Grigory Ryzhakov – Russian Writer

Film of the week: Carnage. The fight of the Oscars: Foster vs Winslet

Carnage (directed by Roman Polanski, USA, 2011). Witty Dahl-esque comedy.

Still of Jodie Foster, John C. Reilly, Kate Winslet and Christoph Waltz in Carnage – © 2011 – Sony Pictures Classics

Two kids have an argument and one of them hits another on the face with a stick. The victim’s parents meet with the offender’s progenitors for a little discussion. And there the fun begins…

Do we have a tendency of blowing things out of proportion? Do we tend to exaggerate small things and to fail to see the big picture, to generalize and miss the important details? Do we ever cover up our selfish urges by making them sound altruistic and communal?

Jodie Foster’s character Penelope does that a lot. I have mixed feelings about her. I’m sympathetic with her intellectual aspirations and ideals, but I can’t sympathize with how poorly she copes with her unintellectual partner, living with whom was her free choice.

It is bizarre that intelligent Penelope is so judgmental about people. She calls an 11year old kid a criminal (without knowing what has actually happened between the kids) and his mother Nancy, whom she just met, – fake. To justify this last insult Penelope boasts to be a see-through person, which is clearly a non-sense, since a person with a profound knowledge of human psychology is more likely to be more understanding and less swayed by negative emotions.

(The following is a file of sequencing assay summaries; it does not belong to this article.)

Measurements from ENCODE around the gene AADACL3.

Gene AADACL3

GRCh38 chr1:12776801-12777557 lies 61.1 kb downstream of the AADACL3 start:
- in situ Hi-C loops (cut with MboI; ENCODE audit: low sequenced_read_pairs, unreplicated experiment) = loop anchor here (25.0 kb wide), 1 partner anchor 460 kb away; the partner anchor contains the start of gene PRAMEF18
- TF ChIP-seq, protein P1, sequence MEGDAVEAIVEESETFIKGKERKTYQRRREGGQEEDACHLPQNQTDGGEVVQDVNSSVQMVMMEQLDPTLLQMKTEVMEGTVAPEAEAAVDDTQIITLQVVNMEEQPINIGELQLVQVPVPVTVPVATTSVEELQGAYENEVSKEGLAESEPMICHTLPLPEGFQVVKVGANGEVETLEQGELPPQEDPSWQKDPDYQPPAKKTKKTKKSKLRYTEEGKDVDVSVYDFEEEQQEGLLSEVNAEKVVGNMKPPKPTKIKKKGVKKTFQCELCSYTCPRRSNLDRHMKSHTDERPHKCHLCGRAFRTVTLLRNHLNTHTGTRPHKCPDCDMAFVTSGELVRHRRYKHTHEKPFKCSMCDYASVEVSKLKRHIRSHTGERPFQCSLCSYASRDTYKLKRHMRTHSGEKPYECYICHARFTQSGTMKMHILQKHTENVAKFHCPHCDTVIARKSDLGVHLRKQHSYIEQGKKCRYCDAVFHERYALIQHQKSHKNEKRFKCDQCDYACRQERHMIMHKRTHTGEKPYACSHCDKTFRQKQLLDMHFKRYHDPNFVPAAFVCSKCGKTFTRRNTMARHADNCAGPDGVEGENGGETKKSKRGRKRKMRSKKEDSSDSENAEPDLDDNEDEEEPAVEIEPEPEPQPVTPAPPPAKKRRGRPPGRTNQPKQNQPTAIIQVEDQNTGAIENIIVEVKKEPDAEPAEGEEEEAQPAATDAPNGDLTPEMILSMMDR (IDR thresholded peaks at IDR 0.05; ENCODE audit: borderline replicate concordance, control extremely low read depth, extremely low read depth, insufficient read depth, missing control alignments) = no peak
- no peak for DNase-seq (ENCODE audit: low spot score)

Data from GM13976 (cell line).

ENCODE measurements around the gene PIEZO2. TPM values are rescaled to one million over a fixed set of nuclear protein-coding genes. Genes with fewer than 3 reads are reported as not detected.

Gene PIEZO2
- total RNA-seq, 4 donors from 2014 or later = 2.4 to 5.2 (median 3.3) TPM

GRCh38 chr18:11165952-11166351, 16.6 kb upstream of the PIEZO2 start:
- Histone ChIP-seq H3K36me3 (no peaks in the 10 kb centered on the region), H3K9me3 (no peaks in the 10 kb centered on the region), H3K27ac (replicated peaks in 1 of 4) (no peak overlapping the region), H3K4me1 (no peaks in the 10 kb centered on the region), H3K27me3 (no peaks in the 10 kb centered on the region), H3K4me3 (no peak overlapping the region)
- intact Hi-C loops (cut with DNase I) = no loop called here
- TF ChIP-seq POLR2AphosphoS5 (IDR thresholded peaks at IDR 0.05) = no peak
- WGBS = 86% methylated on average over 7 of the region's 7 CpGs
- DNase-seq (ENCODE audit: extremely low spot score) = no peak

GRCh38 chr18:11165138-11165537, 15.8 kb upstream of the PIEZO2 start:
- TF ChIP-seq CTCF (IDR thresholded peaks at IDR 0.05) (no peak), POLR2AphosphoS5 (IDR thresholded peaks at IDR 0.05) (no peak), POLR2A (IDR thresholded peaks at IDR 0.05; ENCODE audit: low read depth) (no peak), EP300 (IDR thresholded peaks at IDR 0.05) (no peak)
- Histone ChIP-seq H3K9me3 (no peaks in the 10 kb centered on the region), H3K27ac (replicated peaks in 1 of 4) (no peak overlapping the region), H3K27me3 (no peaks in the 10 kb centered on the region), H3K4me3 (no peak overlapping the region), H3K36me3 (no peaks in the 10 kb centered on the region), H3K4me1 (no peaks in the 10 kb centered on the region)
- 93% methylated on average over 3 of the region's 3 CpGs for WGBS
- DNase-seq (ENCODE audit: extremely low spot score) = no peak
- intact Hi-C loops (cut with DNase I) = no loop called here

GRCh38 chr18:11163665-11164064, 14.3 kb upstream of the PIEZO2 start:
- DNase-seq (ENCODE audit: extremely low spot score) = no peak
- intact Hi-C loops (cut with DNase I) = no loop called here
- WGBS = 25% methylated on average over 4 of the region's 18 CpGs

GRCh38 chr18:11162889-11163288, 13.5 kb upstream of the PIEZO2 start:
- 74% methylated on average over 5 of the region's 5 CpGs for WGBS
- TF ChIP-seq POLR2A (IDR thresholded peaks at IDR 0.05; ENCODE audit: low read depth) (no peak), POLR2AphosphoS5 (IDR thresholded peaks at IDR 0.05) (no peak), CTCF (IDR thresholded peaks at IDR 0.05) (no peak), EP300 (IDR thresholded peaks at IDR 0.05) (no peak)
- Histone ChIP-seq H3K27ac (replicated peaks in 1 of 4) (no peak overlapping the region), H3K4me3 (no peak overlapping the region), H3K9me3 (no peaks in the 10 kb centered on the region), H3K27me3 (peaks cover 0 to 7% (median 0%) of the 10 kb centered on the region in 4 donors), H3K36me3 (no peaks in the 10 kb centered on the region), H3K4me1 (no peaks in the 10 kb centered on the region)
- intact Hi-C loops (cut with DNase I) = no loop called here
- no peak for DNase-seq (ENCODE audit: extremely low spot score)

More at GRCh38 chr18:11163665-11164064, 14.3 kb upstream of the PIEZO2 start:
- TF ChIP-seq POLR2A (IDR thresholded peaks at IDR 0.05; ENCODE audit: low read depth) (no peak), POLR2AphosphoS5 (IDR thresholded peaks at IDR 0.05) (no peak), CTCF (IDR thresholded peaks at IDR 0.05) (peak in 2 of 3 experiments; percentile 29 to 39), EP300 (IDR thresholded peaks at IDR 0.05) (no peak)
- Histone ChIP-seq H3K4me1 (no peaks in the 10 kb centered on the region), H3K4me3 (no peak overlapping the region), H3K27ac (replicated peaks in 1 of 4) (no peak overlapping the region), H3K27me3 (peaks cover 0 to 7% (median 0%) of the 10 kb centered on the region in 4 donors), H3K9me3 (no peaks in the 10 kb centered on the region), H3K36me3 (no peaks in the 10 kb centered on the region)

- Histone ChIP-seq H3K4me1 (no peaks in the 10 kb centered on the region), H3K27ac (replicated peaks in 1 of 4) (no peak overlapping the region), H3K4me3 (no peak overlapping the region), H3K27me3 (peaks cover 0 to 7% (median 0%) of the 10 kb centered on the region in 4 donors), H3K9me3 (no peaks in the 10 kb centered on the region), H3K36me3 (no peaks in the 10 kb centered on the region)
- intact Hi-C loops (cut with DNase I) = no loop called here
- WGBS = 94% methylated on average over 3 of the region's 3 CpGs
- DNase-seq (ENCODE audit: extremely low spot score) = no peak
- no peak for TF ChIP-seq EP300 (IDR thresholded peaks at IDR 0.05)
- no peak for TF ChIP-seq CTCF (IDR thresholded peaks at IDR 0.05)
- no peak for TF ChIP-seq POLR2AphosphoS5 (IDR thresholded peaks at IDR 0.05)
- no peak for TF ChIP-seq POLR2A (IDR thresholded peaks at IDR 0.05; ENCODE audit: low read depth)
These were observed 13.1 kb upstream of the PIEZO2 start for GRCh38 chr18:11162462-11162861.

Penelope is a pseudo-intellectual, because she does not applies her knowledge to herself and her family. She thinks that everyone should be, think and behave like herself, because it is the right way. She doesn’t want to accept any other opinion she would instantly label as savage or stupid.

Still of Kate Winslet in Carnage – © 2011 – Sony Pictures Classics

Nancy who is portrayed by Kate Winslet is lot more like likable. First, she tries to be civil (not fake), and then she clearly slips into immaturity. Like a clumsy drunk teenager Nancy even throws up over Penelope’s precious art books. On the other hand, she is a patient woman with good instincts, who wants things to be nice and just. So, when she finds out that Penelope’s husband has left his daughter’s hamster outside on the street for good, Nancy’s inner child announces the war.

As a little bit of booze is being poured  the foursome’s arguments transform into family disputes and gender conflict.

The film is based on a French play The God of Carnage, which definitely has its revival on the screen. I enjoyed the film so much; thanks to the Penelope character I saw some of the arrogant notes in myself that require to be fixed. Poor Penelope, she can’t weed out these things from her character maybe because as she admits it herself she doesn’t have a sense of humour. Shame.

I would rename the play into “The Goddess of Carnage”. Only joking.


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